What is a Pneumatic Actuator? | Types & Applications
In this article, we’re going to talk about pneumatic actuators. We’ll look closely at the operation and application of the most common pneumatic actuator, the spring/diaphragm linear pneumatic actuator.
First of all, let’s look at Actuators in general. What is an Actuator? Simply stated, an actuator is a device that makes something move or operate.
Actuators make life easier for us every day, and they are the workhorses of the industry. For example, your dentist uses an actuator to move the chair up and down.
Types of actuators by their energy source
There are three typical types of actuators used in industry as defined by their energy source.
The typical actuators in the industry include:
Ok… Let’s move on to the focus of our article, the pneumatic actuator. A pneumatic actuator converts energy in the form of compressed air into movement.
Types of actuators by their motion
Pneumatic actuators are categorized by their type of motion. They are either Linear or Rotary.
A linear pneumatic actuator can move something in a straight line. For example, a rod is moved in and out of a cylinder in a linear motion by a pneumatic energy source.
A rotary pneumatic actuator can make something move in a circular motion. For example, a rod in a rack and pinion drive system is used to produce rotary motion.
Let’s look at some examples of how Rotary and Linear pneumatic actuators are operated as there are many different types of each.
1) Rotary pneumatic actuator
In the Rotary pneumatic actuator category, the Vane style and the Rack and Pinion style are very common.
1-1) Vane Actuator
Vane Actuators have a cylindrical chamber in which a movable vane is mounted on a shaft. Pneumatic air under pressure applied on one side of the vane causes it to rotate through its stroke.
1-2) Rack and pinion
Rack and Pinion actuators use a piston attached to rack gear. When pneumatic pressure is applied, the piston and rack move linearly rotating the pinion gear and driveshaft.
2) Linear pneumatic actuator
In the Linear pneumatic actuator category, the spring/diaphragm style and the piston style are very common.
The piston-style pneumatic actuator utilizes a piston inside a cylinder. The movement of the piston is caused by applying pneumatic pressure thereby moving the piston upwards.
Removing the pneumatic pressure causes the piston to move downward due to the pressure of the spring. This motion is referred to as Air-to-Retract.
An Air-to-Extend motion can be also be achieved by rearranging the spring, piston, and pneumatic supply.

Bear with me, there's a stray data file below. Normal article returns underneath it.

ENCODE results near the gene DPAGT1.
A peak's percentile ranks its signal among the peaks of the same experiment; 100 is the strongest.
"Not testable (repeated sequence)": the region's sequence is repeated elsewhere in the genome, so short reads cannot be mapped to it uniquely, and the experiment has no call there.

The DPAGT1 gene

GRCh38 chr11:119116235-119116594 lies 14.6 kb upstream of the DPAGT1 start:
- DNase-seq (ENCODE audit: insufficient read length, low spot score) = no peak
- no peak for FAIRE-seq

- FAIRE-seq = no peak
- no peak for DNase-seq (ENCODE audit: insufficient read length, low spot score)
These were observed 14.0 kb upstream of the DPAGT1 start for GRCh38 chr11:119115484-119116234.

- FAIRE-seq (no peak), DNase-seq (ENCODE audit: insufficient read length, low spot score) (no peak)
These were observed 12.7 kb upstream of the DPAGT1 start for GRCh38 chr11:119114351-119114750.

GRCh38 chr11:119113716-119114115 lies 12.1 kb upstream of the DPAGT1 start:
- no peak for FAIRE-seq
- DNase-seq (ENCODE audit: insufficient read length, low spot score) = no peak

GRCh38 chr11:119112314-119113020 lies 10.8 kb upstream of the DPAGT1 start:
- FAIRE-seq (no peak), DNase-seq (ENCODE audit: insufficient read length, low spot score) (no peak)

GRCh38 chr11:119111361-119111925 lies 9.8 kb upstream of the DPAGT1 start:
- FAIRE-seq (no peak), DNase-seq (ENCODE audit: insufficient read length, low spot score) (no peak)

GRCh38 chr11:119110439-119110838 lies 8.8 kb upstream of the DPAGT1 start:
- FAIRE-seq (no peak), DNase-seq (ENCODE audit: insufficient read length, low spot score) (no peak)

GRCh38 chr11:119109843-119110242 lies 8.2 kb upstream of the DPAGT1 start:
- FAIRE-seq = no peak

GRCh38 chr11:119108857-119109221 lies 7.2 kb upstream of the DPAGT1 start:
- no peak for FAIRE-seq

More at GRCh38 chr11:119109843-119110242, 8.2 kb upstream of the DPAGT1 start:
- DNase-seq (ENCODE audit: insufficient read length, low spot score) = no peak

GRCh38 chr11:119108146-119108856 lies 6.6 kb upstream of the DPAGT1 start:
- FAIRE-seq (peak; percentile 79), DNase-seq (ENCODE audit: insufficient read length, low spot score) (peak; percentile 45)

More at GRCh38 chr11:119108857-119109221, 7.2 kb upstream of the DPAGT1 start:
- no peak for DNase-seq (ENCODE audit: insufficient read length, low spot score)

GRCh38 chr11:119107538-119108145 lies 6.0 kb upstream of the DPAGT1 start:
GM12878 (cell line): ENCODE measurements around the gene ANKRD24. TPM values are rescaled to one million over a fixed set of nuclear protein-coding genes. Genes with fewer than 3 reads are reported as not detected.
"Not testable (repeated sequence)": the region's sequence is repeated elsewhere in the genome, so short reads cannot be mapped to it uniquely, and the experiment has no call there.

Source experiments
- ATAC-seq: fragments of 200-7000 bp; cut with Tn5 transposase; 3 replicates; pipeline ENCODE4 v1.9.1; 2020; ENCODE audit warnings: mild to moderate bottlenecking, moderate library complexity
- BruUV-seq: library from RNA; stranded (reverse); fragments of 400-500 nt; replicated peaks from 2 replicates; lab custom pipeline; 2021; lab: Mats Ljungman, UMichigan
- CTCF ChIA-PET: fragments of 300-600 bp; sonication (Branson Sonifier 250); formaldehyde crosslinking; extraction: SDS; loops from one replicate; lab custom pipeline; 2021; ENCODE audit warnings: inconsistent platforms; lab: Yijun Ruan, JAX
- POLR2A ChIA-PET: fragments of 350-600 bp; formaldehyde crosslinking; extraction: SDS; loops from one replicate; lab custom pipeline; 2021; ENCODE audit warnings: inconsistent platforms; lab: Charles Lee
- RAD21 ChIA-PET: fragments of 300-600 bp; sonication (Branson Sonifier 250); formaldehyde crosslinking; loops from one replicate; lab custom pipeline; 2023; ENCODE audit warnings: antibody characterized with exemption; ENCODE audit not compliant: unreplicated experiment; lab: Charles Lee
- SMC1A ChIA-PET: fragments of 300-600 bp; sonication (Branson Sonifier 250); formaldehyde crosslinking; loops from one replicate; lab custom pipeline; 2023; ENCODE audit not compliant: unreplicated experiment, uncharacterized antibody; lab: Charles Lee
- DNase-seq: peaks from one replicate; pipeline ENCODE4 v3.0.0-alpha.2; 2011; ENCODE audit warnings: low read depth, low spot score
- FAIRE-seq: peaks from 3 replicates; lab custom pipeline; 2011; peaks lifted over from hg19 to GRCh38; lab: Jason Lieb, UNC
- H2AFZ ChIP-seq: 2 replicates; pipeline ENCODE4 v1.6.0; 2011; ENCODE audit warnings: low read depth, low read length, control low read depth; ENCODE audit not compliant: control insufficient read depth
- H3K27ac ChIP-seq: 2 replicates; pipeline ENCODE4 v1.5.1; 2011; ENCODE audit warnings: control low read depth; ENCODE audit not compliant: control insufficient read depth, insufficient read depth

The spring/diaphragm pneumatic actuator is probably the most common actuator used to operate industrial process control valves. So, let’s have a closer look.
The spring/diaphragm pneumatic actuator consists of a diaphragm and plate that are connected to an actuator stem. A flexible diaphragm is enclosed in pressure-tight housing.
Pneumatic pressure enters this housing applying pressure to the diaphragm. As the air pressure increases to the diaphragm the force exerted against the spring increases causing the actuator stem to move.
Reducing the pneumatic pressure will cause the spring to retract the diaphragm.
The actuator stem will move a valve in or out of a valve body.
In an air-to-open operating condition, the spring forces the valve closed.
The air pressure on the diaphragm creates a force that overcomes the force of the spring and opens the valve.
By rearranging the spring pneumatic supply, this type of actuator can fail-open or fail-closed when air pressure is lost.
Pneumatic actuator in action
Let’s look at a typical spring/diaphragm pneumatic actuator connected to a flow control valve in action!
The PLC analog output card produces a 4 to 20 mA current to move the valve from fully open to fully closed.
A signal conditioner called a current-to-pressure transducer or I/P will change the 4 to 20 mA into 3 to 15 psi.
OK… Let’s review what we’ve discussed:
– An actuator is a device that makes something move or operate.
– An actuator receives a source of energy and uses it to move something.
– The three typical actuator energy sources are Pneumatic, Electric, and Hydraulic.
– A pneumatic actuator converts energy in the form of compressed air into motion.
– A pneumatic actuator can move something in a linear motion or a rotary motion.
– Linear pneumatic actuators include the spring/diaphragm style and the piston style.
– Rotary pneumatic actuators include the rotary vane style and the Rack and Pinion style.
If you have any questions about pneumatic actuators or about actuators in general, add them in the comments below and we will get back to you in less than 24 hours.
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